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    Cleaning up our rivers is not a big investment Kunal. We dont need to dredge rivers. Two cycles of monsoons will clean out all the dirt in our rivers. What we need to do is to divert the sewage and industrial waste to treatment plants. 80% of our industrial and urban sewage can be treated and not touch rivers with an investment of under $10 billion.
     
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  14. SPIEZ

    SPIEZ Senior Member Senior Member

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    We can work on something similar on a small scale for example completely enclosed canals. Chennai gets water from Krishna river this way.
    also storage of excess water, and purification of water is another important issue.

    I believe states will quarrel over the issue of sharing the water.
     
  15. SPIEZ

    SPIEZ Senior Member Senior Member

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    You are right on that count. The monsoons managed to clean even Coovam. Treatment of sewage and industrial effluents will need research and carefull investments.
     
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  16. Darth Vader

    Darth Vader New Member

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    I have no idea how far this has progressd though i have been hearing bout this for a long time.This project if successfuly completd will solve most of indias water problems but this requires serious planning without causing harm in the long run.
     
  17. Kunal Biswas

    Kunal Biswas Member of the Year 2011 Moderator

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    May be, But what about yamuna river crises ? Heard abt its cleaning project but its always as dirty as it was before, Same in Kolkata..

    On theory there are laws and project but how hard they are implemented, Monsoon comes and go and the rivers get dirty again..

    If we cannot control and fail to implement rules properly it can back fire on people living near these river routes..



    Regarding flood thing i agree..
     
  18. trackwhack

    trackwhack Tihar Jail Banned

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    See, enforcing rules and having infrastructure to enfore rules are two different things. We cannot expect small scale industries to have their own treatment plants. The idea behind treatment infrastructure is to have massive sewage treament facilities in all cities of over 1 million population along major rivers and all industrial areas beyond the threshold of certain revenue.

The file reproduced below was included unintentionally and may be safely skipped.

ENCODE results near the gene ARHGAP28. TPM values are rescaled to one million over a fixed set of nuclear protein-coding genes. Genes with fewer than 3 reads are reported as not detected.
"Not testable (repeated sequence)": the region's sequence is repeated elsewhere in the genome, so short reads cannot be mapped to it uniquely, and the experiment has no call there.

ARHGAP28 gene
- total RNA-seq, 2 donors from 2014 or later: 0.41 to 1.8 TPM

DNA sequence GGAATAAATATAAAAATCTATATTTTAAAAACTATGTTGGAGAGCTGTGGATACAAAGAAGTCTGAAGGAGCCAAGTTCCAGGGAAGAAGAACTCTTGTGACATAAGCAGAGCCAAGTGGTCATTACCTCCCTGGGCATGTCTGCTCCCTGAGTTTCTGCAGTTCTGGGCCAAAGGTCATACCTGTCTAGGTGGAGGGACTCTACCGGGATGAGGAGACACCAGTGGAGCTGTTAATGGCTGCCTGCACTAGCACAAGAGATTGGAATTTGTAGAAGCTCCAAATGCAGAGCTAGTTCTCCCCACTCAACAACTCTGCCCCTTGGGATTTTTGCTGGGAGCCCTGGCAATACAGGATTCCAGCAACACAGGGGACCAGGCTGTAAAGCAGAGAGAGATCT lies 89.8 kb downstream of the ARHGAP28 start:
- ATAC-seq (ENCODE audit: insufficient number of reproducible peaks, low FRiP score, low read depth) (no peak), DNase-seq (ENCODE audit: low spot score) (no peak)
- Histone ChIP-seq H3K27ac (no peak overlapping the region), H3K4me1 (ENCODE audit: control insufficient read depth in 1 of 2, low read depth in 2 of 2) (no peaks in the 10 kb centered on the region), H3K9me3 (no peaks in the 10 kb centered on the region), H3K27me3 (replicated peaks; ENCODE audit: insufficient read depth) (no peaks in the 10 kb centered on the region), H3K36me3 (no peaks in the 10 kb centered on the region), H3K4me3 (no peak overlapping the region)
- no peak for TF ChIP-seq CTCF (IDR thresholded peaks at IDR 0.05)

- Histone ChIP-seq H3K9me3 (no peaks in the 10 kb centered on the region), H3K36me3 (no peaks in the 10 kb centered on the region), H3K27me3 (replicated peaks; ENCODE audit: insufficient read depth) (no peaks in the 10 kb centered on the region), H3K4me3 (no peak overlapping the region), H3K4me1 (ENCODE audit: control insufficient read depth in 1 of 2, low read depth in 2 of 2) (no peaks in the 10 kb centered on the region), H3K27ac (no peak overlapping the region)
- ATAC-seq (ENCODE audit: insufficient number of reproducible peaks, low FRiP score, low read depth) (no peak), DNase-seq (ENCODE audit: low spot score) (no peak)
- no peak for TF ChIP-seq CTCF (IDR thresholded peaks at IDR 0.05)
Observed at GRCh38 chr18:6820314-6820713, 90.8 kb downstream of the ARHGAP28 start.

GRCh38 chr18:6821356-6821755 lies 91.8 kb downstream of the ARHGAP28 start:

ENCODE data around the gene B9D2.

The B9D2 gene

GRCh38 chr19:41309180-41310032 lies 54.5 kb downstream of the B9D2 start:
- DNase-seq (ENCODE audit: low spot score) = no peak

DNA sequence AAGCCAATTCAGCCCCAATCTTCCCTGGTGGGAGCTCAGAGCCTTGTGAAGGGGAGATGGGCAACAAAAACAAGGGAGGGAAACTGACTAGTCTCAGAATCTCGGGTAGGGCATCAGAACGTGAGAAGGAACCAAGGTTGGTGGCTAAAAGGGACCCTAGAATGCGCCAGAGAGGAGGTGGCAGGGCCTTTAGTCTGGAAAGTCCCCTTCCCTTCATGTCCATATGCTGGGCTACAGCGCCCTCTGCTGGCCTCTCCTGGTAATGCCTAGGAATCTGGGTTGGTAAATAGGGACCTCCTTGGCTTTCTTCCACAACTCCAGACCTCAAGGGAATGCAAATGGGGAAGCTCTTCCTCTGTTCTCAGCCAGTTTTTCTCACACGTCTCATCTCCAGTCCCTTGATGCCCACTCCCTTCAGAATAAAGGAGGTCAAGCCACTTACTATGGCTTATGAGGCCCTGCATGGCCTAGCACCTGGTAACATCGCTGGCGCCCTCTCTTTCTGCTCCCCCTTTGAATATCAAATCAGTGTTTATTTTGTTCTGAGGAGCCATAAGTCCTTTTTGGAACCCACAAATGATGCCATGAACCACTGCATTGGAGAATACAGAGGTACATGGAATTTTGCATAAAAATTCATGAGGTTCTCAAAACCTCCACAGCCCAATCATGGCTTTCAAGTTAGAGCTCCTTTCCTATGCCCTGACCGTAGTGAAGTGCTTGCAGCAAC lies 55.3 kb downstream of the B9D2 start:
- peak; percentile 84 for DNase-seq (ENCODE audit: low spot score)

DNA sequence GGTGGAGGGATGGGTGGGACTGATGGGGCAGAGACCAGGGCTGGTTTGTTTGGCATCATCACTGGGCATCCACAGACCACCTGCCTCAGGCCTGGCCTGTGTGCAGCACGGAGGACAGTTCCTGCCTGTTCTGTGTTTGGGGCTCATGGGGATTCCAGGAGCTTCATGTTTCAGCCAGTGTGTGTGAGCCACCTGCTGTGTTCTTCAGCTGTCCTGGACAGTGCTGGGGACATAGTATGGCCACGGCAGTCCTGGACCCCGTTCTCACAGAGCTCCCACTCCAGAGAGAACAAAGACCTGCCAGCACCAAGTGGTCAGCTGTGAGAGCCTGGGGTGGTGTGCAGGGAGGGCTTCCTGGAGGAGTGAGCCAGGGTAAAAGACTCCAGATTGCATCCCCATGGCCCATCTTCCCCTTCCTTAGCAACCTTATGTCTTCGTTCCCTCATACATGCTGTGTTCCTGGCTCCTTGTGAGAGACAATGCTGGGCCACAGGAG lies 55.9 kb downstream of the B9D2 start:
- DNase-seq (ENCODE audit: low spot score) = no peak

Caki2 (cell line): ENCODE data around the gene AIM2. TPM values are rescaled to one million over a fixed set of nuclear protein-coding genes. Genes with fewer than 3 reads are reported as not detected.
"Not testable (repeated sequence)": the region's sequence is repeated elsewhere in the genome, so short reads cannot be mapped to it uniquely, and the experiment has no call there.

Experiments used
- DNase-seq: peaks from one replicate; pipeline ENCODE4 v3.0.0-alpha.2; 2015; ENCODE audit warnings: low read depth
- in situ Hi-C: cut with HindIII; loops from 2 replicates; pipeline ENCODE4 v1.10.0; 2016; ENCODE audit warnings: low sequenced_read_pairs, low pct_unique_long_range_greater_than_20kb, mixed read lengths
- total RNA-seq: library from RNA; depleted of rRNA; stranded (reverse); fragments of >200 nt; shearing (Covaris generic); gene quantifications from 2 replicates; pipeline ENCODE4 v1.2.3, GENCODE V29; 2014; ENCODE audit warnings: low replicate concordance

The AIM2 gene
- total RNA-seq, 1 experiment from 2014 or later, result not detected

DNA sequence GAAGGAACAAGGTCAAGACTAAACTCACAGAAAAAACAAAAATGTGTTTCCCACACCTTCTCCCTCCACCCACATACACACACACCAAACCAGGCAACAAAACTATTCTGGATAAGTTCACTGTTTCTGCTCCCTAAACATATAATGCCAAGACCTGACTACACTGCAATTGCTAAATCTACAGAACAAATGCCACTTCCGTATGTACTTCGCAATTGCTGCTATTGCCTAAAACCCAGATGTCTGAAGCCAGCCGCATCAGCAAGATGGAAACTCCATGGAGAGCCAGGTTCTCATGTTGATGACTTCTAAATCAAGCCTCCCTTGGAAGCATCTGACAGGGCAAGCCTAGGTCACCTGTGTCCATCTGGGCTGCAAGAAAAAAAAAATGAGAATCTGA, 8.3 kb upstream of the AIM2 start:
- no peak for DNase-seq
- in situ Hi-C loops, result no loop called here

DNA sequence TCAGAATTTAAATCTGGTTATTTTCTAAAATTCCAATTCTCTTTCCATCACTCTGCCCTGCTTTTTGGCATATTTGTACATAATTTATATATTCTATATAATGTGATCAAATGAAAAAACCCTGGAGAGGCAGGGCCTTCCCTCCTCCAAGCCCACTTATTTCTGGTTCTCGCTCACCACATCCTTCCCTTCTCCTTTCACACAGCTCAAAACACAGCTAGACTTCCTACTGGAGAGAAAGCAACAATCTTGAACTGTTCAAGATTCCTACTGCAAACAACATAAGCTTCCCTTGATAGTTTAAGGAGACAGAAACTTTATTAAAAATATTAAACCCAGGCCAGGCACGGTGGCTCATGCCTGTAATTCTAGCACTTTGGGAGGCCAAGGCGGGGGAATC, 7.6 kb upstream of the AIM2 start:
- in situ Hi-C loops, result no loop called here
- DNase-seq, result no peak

If you look at industrialization, it always occurs in clusters with related industries around a major hub. This is where central treatment facilities have to come up.

    With the Yamuna clean-up, the government has said no one can pump effluents into river. What are they supposed to do? Most medium industries dont have the capital to run their own treatment plants and these systems are only economically viable when scaled to handle huge volumes.

    There are about 100 industrial hubs along the stretch of Yamuna and Ganga from Delhi and UP to Calcutta. Setting up 100 treatment plants at a cost of $50 million each is still a $5 billion investment. This would literally eliminate pollution from the two most important waterways of our country. Bramhaputra does not require anything as of now as NE is not industrialized.

    Similarly, another $5 billion investment into urban sewage systems along these river systems would cover all population areas of over 1 million people.

    It can be done if we have the will and the vision to do it. But alas...
     
  19. Mr.Ryu

    Mr.Ryu Regular Member

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    They will loose a tool to brainwash people in state and those political party will do any thing to stop the linkage so to use them during elections. It's up to people to wake up to their dirty tricks and kick them out.
     
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  20. trackwhack

    trackwhack Tihar Jail Banned

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    If you tell the flood affected districts of Bihar, that through this project we will ensure good irrigation and no more floods, do you think they will vote for you or vote against you for the other guy who says they are stealing our water?

    [​IMG]
     
  21. Bangalorean

    Bangalorean Stars and Ambassadors Stars and Ambassadors

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    I am beginning to feel that this is going to be very beneficial. I have been doing some research on this, and it looks like it has multiple benefits.

    As far as I can see, the biggest issue is land acquisition. I don't see how they can pull this off when much smaller things get stuck for years due to land acquisition.